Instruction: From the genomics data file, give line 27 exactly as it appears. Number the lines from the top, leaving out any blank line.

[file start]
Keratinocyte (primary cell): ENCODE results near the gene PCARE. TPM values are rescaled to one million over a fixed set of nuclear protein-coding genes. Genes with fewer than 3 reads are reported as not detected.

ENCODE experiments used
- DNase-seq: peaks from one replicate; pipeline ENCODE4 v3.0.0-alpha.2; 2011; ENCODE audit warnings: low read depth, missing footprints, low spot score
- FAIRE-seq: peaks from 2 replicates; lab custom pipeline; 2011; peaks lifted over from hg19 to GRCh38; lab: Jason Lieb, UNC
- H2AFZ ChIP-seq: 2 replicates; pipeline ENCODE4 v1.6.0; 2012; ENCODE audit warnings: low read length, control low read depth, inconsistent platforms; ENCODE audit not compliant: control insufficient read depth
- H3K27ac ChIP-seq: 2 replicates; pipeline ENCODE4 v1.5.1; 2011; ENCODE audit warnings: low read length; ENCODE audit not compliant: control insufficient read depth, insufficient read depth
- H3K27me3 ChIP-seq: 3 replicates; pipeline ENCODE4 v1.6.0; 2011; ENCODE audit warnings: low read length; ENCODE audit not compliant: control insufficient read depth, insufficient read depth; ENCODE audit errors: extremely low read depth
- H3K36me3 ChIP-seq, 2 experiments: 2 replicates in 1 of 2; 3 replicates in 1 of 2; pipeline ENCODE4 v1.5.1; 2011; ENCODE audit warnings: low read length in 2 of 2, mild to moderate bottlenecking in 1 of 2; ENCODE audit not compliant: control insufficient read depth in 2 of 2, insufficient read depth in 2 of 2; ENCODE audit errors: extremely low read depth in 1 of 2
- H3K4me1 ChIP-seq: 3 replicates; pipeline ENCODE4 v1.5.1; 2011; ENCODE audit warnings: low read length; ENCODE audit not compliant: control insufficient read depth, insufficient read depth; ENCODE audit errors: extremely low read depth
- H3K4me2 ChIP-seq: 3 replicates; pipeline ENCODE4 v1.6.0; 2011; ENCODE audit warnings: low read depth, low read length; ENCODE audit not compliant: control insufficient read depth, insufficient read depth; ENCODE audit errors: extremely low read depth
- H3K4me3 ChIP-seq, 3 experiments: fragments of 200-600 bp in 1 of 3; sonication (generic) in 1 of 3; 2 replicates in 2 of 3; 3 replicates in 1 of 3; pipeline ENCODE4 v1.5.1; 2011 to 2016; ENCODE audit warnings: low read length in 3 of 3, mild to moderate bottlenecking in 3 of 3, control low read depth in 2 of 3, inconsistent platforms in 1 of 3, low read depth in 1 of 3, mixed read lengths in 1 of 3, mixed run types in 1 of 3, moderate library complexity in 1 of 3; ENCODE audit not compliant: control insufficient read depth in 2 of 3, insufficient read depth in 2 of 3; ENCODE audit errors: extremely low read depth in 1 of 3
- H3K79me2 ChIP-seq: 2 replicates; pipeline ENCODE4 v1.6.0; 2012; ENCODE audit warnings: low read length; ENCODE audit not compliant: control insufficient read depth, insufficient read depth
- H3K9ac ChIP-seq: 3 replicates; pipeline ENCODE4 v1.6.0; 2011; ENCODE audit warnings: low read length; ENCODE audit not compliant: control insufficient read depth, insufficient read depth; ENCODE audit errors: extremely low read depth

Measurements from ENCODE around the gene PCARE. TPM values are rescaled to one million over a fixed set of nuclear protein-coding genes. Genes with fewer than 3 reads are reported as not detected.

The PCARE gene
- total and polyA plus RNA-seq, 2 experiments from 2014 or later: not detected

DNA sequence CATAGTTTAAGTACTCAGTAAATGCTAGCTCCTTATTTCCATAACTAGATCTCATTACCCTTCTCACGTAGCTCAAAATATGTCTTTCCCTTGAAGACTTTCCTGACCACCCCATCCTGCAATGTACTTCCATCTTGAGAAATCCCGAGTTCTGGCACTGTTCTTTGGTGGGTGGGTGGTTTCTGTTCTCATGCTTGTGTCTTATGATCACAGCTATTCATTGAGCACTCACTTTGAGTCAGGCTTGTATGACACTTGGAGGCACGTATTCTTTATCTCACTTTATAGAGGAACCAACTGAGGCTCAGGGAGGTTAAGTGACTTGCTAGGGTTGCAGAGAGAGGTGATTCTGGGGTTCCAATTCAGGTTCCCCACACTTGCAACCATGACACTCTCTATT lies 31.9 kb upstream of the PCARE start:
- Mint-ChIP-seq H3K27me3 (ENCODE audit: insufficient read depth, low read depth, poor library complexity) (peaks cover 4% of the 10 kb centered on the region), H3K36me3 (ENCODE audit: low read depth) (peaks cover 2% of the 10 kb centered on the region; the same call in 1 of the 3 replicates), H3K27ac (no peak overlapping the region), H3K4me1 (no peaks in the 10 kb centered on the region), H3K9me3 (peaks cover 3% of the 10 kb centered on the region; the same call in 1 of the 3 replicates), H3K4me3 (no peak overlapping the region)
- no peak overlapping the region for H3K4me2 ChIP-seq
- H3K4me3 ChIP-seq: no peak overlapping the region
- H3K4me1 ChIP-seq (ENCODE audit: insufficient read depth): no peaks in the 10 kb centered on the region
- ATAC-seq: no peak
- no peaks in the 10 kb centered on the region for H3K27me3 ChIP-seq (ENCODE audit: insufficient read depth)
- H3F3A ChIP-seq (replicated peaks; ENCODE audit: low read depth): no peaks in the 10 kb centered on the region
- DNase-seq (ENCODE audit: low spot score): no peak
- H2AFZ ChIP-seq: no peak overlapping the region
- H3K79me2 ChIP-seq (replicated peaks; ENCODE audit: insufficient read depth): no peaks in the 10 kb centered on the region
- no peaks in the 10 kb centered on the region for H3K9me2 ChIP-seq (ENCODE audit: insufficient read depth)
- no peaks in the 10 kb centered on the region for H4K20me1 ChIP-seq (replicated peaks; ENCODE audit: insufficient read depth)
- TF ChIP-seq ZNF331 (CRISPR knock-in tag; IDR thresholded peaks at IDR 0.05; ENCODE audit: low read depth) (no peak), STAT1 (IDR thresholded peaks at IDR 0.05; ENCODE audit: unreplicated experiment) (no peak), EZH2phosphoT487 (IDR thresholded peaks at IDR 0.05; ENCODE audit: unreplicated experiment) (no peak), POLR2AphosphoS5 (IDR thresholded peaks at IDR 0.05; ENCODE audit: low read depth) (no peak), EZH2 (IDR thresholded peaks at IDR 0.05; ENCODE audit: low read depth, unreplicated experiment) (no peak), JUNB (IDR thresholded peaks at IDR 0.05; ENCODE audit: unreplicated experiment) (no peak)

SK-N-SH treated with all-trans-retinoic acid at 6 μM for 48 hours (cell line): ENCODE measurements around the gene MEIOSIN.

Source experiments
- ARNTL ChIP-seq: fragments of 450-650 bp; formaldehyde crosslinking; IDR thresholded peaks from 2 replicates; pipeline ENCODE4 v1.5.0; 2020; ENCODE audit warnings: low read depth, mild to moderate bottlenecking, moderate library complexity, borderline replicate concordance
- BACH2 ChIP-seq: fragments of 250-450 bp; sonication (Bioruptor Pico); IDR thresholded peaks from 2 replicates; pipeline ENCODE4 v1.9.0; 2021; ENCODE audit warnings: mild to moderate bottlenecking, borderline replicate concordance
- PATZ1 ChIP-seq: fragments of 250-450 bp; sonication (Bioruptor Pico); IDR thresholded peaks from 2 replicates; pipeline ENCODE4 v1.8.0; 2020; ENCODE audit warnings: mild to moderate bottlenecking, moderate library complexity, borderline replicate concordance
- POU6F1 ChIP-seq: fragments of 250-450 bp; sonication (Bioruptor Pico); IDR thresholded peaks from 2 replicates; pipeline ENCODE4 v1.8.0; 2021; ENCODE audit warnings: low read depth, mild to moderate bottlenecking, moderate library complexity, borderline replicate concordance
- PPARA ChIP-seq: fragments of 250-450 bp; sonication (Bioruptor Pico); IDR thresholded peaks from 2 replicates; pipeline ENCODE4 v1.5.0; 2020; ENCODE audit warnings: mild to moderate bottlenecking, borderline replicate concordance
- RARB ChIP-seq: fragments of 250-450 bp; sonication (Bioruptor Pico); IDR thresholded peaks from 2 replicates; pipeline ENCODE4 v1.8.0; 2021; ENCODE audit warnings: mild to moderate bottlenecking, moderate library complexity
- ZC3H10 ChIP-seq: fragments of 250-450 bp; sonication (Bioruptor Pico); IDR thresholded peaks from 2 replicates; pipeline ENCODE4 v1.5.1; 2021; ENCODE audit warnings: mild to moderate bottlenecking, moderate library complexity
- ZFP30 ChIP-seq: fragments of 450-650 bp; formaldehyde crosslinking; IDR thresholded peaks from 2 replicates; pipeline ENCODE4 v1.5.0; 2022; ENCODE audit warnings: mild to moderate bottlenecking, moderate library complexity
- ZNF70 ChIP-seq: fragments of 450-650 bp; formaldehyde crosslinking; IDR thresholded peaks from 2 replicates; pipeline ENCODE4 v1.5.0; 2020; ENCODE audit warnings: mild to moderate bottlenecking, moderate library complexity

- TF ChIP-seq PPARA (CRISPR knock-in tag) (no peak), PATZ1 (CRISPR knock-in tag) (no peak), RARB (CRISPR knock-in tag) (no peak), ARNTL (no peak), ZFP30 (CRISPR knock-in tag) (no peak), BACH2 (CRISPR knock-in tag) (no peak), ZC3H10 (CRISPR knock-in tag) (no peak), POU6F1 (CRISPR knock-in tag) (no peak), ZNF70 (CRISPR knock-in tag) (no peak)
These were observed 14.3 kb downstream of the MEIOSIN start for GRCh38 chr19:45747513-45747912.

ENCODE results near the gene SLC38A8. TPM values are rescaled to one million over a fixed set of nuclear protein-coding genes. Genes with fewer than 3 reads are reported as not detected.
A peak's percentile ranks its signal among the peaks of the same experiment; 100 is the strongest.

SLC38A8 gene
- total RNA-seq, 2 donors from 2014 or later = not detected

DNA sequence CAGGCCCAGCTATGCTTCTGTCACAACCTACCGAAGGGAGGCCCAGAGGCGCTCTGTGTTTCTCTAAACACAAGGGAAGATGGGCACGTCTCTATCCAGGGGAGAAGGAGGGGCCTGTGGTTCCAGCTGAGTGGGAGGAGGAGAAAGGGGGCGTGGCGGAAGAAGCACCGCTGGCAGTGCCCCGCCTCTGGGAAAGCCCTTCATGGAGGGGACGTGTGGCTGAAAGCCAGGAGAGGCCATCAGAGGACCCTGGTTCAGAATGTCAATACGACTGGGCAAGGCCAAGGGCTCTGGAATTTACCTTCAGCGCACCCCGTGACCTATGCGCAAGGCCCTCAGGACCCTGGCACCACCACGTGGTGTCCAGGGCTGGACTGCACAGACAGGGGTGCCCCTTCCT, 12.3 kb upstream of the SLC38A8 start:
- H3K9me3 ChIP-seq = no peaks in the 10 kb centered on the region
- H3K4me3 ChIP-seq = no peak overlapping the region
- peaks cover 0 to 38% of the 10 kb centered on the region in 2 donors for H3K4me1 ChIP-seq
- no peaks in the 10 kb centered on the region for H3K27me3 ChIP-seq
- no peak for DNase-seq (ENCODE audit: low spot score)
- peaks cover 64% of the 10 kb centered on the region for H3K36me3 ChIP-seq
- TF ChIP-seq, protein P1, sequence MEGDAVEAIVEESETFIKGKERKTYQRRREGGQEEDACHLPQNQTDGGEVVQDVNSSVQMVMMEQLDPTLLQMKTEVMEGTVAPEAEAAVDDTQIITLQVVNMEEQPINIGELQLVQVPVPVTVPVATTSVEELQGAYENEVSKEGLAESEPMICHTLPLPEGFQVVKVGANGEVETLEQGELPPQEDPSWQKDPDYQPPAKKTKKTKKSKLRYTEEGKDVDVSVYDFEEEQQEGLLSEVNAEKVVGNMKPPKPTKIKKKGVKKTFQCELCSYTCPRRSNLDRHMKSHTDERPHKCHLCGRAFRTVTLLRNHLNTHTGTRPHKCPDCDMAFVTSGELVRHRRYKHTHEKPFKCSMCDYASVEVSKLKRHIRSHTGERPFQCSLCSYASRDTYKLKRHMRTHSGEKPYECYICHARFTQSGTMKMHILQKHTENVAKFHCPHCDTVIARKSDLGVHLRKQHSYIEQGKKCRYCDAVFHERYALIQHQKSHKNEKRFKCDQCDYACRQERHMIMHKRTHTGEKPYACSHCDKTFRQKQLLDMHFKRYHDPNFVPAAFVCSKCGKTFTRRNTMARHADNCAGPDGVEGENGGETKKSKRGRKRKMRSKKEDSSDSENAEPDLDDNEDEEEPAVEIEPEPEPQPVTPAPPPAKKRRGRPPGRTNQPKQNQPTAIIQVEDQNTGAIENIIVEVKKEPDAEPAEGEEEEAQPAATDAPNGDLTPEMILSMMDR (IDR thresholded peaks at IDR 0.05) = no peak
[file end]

- H3K79me2 ChIP-seq (replicated peaks; ENCODE audit: insufficient read depth): no peaks in the 10 kb centered on the region